The Interior Detailing Process That Makes Your Car Good As New (In-Depth)
Every car interior is devised with nooks and crannies that get dusty and grimy as time goes by.
Your car is your home on wheels. When it’s dirty, it’s unhealthy to use (especially during a pandemic), because the buildup of dirt can mean the car becomes a hotbed of virus and bacteria.
Rejuvenating the interior will not just help with your physical health, it will greatly affect your mental health and the car’s overall performance.
However, the benefits of car detailing aren’t just limited to making it clean and disinfected. Interior detailing brings your car back in its tip-top look.
It reignites the excitement and initial connection you have with your car when you first bought it.
But doing interior detailing can seem daunting. The car interior isn’t just riddled with crevices, it’s also made up of different materials that need different kinds of care.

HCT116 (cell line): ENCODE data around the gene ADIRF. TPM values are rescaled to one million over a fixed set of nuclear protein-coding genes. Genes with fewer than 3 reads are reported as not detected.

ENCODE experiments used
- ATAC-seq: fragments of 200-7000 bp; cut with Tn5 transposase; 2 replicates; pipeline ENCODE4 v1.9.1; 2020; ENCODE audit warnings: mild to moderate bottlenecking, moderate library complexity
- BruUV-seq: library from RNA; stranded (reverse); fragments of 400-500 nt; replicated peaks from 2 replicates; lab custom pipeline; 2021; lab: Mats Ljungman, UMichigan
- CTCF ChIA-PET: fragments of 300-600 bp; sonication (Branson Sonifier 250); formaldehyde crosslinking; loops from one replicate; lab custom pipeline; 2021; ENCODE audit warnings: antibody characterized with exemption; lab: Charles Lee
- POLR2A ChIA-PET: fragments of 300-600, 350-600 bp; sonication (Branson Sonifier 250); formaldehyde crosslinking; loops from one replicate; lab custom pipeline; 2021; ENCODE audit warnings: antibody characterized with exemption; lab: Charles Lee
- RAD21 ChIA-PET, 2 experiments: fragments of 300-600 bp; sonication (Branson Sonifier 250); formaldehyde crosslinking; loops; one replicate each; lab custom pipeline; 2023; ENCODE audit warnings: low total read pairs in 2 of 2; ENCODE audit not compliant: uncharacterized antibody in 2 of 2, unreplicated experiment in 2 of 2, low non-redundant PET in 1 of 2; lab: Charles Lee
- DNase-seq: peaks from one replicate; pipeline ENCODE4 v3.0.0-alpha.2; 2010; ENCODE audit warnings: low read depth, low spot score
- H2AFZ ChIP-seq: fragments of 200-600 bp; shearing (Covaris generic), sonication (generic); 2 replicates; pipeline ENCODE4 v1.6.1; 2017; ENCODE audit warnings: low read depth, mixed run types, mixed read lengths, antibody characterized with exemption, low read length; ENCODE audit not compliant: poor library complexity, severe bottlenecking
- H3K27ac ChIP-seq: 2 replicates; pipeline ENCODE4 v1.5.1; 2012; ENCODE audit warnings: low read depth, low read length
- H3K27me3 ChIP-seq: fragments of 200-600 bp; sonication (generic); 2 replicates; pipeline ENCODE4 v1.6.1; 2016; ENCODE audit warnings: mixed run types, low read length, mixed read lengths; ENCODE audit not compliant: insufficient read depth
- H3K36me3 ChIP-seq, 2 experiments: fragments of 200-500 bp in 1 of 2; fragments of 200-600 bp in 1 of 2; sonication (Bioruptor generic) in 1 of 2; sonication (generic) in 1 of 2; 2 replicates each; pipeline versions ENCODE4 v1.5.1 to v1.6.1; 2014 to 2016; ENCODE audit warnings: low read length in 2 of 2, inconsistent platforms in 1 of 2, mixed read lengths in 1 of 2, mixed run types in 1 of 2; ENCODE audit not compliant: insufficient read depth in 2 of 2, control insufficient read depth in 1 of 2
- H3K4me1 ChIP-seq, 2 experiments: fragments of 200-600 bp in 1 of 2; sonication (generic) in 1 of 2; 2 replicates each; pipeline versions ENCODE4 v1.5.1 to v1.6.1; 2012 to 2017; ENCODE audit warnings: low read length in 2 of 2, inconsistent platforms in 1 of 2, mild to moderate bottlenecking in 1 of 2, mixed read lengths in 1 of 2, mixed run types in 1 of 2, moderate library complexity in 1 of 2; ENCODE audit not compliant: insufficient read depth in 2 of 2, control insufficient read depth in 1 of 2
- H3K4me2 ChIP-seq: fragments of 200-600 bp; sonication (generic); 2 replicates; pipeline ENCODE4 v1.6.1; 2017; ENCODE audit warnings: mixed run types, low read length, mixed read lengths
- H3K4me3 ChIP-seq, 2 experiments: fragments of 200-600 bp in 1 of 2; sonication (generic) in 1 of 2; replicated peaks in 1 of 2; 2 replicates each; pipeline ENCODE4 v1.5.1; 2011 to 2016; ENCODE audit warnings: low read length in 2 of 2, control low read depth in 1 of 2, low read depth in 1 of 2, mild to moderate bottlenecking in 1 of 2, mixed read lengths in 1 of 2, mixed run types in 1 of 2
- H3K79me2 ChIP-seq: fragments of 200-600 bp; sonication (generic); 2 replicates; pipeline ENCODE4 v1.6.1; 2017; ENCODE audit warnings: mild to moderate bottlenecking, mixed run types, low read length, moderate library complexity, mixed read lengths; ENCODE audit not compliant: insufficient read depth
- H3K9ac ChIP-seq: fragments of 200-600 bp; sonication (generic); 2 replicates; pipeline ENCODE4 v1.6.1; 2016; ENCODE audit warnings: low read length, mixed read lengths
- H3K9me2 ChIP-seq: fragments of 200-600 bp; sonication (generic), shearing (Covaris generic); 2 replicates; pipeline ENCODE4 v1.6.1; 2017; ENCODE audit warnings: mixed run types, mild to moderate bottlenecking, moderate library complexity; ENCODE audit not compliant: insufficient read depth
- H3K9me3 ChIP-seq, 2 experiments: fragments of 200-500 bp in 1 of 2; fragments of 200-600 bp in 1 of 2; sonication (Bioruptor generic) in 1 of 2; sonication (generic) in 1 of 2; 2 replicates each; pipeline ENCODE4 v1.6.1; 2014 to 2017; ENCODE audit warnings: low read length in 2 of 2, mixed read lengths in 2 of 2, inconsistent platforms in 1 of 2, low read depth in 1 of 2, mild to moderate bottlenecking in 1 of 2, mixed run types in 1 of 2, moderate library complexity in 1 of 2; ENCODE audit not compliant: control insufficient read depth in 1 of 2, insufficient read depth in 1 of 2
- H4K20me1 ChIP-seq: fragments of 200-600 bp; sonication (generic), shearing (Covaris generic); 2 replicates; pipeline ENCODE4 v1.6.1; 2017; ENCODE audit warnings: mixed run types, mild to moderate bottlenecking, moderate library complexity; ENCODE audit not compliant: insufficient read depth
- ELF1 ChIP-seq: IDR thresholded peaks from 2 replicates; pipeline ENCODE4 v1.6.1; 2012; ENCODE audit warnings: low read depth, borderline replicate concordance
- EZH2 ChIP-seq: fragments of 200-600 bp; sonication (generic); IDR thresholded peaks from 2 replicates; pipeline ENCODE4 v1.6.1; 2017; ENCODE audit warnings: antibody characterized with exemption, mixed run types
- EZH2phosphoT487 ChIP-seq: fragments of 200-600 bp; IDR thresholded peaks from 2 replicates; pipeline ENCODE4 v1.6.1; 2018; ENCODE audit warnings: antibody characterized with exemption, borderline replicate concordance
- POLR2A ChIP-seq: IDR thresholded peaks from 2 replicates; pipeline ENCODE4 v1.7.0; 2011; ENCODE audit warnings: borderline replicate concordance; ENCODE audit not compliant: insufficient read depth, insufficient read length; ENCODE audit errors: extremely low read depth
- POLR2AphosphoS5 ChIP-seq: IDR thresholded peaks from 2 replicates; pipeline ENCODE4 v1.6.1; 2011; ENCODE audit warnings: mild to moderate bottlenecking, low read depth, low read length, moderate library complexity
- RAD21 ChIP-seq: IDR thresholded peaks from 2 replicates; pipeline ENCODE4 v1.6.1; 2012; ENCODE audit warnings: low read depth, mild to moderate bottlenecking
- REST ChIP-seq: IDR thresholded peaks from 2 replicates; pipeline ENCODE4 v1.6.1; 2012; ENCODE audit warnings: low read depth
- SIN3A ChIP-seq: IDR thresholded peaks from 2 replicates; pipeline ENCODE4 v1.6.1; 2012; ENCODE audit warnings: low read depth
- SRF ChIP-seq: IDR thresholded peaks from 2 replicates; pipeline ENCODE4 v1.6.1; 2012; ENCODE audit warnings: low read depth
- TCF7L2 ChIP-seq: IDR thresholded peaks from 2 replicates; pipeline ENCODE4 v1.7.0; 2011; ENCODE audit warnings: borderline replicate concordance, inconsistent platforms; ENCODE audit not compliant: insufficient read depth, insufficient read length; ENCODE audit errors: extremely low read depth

Components on the car’s interior are either plastic, vinyl, leather, metal, carbon fiber plastics, and sometimes there are natural fibers too. Each of them needs different cleaning techniques.
In this post, we’re going to talk about the different interior parts of the car:
- Interior Ceiling/ Headliner
- Dashboard Panel and Center Console
- Door Panel, Window, and Windshield
- Upholstery/ Car Seats
- Floor Mats and Carpeting
The logical way to clean the car’s interior is to do it from top to bottom ( hence the sequence of the bulleted list). This helps avoid going back to parts you’re already done cleaning with.
Think about this:
If you clean the car seats first and work on the headliner next, drips from cleaning the headliner can mean you have to go back and clean the car seats again.